• Call to organizers (to walk our talk – organize for transformation!!)
 Transform how we work so that we’re identifying partners & building partnerships/collaborations, not looking for enemies – getting past who’s the enemy
 Organize to reach for the power in each person & community that will create change
• Compile and disseminate stories of victories (youtube, local cable, late night 30 second video w/800 #, PSAs )
make real the majic that can happen when you work to transform
 Organize from a “whole person/whole community” perspective
• build community connections, link issues together confront negative cultural messages, inclusive of multi-cultural, interfaith processes
• organic gardening, remedy polluted soil

• Dialogues in states or regions
 Connect to USSF process
• Re-create dialogues in “town hall” style as part of USSF organizing process
• Stream educationals and victory stories
• Host a pre-dialogue teleconf for organizers on local economic strategies – local currency, others

• Demand honesty in policy that affects everyone
• Demand policies that protect everyone
• Confront cultural assumptions
• Personal contact across borders
• Messaging – generate hope to inspire action

Small Group work—the environment


-Support how-to teaching in schools about wind, solar, other renewable energy
-Support education in communities about how to install/obtain resources to install
-Support serious resources from government for this
-Mandate that new houses/buildings be energy-efficient and green, saving energy and money.
-Energy efficiency regulations for rental units.
-Encourage more bicycling.
-Connect with growing student climate justice movement and green jobs movement.
-Support strong federal legislation to reduce global warming and support green jobs.
-Educate people about buying green so that, over time, prices come down as demand for green products and food increases.
-We need to challenge the ownership of energy, and other, resources by the corporate elite.


-Community groups help develop gardens on roofs of houses that grow healthy food and also help the environment. Also support composting to turn garbage into organic fertilizer.
-We need to get away from unhealthy foods full of chemicals, preservatives, fats, excess salt. We need farm-grown fresh types of food.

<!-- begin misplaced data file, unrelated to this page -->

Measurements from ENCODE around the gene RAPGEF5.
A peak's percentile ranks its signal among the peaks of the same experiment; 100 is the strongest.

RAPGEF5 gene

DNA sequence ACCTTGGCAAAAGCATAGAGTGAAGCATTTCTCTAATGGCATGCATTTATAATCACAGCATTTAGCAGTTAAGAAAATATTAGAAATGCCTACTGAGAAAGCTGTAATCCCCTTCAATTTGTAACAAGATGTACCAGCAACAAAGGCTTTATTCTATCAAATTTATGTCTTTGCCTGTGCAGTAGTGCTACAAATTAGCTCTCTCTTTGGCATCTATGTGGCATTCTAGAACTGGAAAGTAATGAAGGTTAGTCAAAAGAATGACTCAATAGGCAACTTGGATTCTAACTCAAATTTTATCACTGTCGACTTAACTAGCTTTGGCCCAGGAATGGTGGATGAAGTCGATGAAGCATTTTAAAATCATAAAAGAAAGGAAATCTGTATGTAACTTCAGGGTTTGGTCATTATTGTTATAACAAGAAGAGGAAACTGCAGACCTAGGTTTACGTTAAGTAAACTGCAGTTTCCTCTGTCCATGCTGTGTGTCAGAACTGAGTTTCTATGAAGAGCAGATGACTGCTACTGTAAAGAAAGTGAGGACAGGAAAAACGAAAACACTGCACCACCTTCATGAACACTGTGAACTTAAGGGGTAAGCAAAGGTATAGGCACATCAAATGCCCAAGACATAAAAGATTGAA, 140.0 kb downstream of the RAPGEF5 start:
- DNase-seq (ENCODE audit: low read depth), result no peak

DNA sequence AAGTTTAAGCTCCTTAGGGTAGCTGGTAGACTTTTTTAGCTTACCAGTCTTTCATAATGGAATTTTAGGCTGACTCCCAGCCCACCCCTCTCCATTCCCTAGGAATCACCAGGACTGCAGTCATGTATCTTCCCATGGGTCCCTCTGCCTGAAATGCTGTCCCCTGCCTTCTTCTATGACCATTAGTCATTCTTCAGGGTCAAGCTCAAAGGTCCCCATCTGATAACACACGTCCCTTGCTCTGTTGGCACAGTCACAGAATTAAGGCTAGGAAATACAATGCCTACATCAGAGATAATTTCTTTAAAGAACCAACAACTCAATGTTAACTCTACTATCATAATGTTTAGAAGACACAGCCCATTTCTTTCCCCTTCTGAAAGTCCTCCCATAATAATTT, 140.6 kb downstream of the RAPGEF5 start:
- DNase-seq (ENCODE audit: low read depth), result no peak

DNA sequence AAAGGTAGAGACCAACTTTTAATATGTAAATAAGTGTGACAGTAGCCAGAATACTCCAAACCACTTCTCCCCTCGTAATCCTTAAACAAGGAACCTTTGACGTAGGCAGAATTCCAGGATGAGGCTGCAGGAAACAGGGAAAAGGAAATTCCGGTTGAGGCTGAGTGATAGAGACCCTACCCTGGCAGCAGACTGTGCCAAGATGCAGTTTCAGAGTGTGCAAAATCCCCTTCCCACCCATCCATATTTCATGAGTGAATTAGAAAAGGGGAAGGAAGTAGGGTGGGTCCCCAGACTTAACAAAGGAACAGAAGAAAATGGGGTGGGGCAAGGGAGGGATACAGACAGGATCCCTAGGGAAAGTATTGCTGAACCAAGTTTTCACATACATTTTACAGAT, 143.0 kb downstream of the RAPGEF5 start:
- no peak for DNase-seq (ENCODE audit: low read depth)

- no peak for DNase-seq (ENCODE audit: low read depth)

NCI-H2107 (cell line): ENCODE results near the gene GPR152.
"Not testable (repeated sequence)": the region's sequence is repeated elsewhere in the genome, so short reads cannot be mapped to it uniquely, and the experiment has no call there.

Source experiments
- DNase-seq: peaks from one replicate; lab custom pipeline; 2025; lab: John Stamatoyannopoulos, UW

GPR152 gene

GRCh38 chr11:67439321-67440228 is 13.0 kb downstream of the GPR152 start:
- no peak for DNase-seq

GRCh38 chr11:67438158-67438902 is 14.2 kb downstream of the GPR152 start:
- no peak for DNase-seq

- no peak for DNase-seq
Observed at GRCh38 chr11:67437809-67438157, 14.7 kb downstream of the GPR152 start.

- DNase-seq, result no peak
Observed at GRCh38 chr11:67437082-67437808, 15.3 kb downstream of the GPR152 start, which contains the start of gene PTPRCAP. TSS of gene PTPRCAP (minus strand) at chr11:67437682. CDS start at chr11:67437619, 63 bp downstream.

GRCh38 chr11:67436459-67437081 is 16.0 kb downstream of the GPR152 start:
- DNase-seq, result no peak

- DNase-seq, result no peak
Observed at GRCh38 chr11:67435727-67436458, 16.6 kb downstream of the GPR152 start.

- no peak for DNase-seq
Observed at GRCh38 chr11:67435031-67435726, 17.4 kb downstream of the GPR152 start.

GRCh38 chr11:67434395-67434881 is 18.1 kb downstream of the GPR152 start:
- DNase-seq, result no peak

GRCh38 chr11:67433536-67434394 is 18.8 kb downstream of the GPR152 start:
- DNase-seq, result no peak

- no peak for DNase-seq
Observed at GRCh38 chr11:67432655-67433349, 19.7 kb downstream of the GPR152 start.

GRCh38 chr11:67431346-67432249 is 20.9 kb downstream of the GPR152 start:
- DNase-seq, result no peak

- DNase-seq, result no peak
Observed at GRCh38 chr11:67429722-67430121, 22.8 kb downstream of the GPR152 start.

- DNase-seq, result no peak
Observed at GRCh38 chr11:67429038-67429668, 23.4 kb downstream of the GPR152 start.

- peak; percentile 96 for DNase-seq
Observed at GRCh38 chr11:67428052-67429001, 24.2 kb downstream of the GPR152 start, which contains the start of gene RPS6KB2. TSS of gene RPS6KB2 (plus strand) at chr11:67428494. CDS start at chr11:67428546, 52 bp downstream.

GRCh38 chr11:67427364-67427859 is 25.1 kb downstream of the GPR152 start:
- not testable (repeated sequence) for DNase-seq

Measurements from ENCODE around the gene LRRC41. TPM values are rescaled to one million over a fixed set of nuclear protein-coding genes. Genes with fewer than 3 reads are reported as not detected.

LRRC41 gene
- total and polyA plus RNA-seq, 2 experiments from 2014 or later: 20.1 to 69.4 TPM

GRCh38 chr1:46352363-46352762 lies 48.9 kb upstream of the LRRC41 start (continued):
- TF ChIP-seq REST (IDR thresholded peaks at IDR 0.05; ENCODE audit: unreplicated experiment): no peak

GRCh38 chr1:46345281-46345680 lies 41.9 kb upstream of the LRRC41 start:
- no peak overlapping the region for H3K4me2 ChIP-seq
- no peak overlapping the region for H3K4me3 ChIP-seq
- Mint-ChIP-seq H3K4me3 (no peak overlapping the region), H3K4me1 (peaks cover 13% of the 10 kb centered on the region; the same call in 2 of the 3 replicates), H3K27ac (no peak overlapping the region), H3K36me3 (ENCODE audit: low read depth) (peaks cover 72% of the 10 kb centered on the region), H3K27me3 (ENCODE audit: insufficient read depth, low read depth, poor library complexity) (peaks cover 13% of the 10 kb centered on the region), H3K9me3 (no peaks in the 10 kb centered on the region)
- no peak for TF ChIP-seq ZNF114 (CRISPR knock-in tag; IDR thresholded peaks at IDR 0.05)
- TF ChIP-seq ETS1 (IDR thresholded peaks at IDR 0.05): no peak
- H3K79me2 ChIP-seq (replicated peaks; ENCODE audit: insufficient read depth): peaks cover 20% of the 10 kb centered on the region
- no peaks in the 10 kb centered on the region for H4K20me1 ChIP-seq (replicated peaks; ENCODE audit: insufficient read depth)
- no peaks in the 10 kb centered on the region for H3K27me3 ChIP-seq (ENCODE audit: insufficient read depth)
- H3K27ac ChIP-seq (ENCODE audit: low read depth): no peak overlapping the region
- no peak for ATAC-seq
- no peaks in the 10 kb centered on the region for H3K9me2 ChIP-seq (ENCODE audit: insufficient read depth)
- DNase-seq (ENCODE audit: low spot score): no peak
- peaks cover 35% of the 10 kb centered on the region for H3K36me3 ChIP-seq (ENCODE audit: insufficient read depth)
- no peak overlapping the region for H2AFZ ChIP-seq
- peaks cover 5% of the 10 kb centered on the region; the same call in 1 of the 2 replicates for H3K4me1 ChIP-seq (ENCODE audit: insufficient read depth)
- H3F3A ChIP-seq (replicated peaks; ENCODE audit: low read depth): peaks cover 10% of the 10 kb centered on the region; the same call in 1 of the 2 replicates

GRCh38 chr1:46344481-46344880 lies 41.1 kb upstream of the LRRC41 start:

-Educate people about buying green so that, over time, prices come down as demand for green products and foods increases.
-Support local farmer’s markets and community supported agriculture to bring healthy food from local farms to urban communities.
-Support natural healing through plants and herbs. Demand that a new health care system support this. Connect the health care and environmental justice movements. Learn from healthy ways of different cultures.
-Oppose privatization of seeds and genetically modified seeds and other foods.
-Break our dependence on pharmaceuticals.


-Communities should take over areas that have been abandoned by speculators where there is housing and land that is not being used or kept up.
-Shift from dirty and polluting oil, coal and natural gas—the fossil fuels—to clean, renewable energy like wind and solar to clean up the air and the environment.
-Support recycling, not incineration which releases toxins and pollution into the air.
-Air quality testing and housing quality standards in all rental units.
-Chem trails: support alternative bio-fuels for planes to cut down on pollution.
-Universal health care is helped by cleaning up air and water and providing green spaces for people.


-Take asbestos out of building materials.
-Deal with formaldehyde in FEMA trailers.
-We need government resources to train people for decent-paying jobs in environmental clean-up, with adequate safety protections.
-Educate people in communities about ways to clean water and use filters.
-Support monitors and technology in community to detect air and ground pollution. Train community people on how to detect polluted and contaminated areas.
-Pollution control devices and technology on companies that are major violators.